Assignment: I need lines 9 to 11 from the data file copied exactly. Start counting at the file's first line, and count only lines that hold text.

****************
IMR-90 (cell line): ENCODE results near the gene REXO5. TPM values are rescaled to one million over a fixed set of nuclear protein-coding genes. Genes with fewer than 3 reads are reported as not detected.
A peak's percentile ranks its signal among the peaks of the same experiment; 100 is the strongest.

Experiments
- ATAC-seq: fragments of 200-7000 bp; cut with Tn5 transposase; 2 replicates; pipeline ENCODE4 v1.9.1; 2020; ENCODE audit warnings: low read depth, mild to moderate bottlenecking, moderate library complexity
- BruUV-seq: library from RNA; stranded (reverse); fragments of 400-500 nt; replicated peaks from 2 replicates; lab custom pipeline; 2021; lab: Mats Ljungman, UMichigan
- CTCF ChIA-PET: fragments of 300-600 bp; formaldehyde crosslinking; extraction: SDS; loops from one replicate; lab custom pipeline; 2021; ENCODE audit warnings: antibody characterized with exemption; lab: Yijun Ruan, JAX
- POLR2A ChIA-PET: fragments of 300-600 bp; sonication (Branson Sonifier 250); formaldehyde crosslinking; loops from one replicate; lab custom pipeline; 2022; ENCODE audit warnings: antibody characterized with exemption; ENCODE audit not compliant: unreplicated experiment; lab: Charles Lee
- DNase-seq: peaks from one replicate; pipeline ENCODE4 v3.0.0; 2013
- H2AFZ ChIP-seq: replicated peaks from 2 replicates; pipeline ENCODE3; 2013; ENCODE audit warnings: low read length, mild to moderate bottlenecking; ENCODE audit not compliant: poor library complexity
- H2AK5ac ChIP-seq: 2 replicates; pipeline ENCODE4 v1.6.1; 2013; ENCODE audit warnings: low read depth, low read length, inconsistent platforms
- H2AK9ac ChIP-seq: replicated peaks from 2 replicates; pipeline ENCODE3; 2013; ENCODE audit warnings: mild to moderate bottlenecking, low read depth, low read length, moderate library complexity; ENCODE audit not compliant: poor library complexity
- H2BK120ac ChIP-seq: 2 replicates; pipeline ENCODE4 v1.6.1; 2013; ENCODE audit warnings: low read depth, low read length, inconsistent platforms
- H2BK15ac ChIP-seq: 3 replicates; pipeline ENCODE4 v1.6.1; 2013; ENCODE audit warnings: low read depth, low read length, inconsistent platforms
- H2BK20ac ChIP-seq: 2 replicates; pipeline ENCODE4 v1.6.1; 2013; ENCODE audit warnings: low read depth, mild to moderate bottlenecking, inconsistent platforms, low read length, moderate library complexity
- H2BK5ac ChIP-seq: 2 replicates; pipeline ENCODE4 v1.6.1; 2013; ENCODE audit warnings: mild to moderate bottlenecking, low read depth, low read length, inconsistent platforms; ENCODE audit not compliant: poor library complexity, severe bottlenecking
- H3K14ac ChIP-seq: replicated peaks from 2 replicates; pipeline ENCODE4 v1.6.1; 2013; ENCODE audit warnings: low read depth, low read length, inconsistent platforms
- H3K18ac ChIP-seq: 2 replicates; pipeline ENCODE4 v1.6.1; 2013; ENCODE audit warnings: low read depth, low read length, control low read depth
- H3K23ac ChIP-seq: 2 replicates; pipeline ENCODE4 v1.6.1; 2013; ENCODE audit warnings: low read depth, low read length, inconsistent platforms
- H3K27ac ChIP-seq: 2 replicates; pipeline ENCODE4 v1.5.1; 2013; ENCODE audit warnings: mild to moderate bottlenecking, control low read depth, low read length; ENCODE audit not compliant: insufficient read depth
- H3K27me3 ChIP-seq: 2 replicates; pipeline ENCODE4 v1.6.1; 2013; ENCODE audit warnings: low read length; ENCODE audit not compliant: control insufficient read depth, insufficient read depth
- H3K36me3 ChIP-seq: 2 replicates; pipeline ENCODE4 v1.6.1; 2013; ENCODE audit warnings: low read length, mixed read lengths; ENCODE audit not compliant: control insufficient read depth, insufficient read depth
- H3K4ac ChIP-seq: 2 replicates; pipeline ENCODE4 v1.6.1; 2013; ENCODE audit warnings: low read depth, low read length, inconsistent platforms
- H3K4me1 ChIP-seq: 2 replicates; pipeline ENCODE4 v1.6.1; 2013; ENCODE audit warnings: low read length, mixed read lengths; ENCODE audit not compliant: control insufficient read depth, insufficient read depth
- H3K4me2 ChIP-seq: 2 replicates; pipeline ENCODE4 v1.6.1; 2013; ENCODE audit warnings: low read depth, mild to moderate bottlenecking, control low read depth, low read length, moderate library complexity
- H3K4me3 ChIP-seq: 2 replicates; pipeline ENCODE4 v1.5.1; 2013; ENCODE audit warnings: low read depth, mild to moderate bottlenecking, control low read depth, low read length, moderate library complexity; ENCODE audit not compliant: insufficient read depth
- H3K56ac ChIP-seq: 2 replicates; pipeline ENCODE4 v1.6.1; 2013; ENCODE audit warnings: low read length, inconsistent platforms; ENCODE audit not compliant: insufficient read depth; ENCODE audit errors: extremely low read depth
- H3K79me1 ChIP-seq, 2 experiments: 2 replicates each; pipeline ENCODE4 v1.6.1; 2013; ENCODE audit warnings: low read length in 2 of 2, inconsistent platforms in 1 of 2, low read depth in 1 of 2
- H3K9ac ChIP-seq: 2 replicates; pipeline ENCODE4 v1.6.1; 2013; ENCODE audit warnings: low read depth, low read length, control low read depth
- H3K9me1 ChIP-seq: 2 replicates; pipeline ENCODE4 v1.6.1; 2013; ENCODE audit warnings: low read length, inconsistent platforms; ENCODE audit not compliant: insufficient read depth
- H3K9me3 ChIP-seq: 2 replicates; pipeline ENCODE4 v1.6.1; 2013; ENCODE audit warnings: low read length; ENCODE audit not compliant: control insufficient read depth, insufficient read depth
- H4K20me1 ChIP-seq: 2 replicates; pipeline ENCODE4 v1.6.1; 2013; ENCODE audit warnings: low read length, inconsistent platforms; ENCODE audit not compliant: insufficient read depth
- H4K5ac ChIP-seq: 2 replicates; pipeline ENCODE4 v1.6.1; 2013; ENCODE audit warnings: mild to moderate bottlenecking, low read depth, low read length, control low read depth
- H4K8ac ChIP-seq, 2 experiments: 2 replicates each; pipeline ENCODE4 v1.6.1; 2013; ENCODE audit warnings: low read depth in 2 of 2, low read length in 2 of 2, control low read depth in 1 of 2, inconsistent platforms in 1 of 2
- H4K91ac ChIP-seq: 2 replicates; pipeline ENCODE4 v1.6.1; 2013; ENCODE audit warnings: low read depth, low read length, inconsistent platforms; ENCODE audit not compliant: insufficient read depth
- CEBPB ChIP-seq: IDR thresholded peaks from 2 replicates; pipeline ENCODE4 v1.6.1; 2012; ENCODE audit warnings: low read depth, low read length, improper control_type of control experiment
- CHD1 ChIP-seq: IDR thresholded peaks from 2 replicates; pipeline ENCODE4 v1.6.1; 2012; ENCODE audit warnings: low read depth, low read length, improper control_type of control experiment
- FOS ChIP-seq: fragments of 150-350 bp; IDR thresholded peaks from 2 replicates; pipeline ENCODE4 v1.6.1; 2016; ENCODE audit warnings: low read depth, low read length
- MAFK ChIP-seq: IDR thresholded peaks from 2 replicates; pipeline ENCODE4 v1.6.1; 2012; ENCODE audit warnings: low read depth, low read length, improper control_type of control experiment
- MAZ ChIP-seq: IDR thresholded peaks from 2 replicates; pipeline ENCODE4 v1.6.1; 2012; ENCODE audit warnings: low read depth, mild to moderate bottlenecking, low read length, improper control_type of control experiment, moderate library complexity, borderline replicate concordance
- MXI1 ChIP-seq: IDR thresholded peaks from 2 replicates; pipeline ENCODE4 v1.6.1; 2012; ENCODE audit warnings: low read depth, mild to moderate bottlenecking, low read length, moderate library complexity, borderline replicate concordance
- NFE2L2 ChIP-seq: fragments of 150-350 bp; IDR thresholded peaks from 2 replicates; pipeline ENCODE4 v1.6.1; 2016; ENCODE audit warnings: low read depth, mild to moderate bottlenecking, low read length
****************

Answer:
- H2AFZ ChIP-seq: replicated peaks from 2 replicates; pipeline ENCODE3; 2013; ENCODE audit warnings: low read length, mild to moderate bottlenecking; ENCODE audit not compliant: poor library complexity
- H2AK5ac ChIP-seq: 2 replicates; pipeline ENCODE4 v1.6.1; 2013; ENCODE audit warnings: low read depth, low read length, inconsistent platforms
- H2AK9ac ChIP-seq: replicated peaks from 2 replicates; pipeline ENCODE3; 2013; ENCODE audit warnings: mild to moderate bottlenecking, low read depth, low read length, moderate library complexity; ENCODE audit not compliant: poor library complexity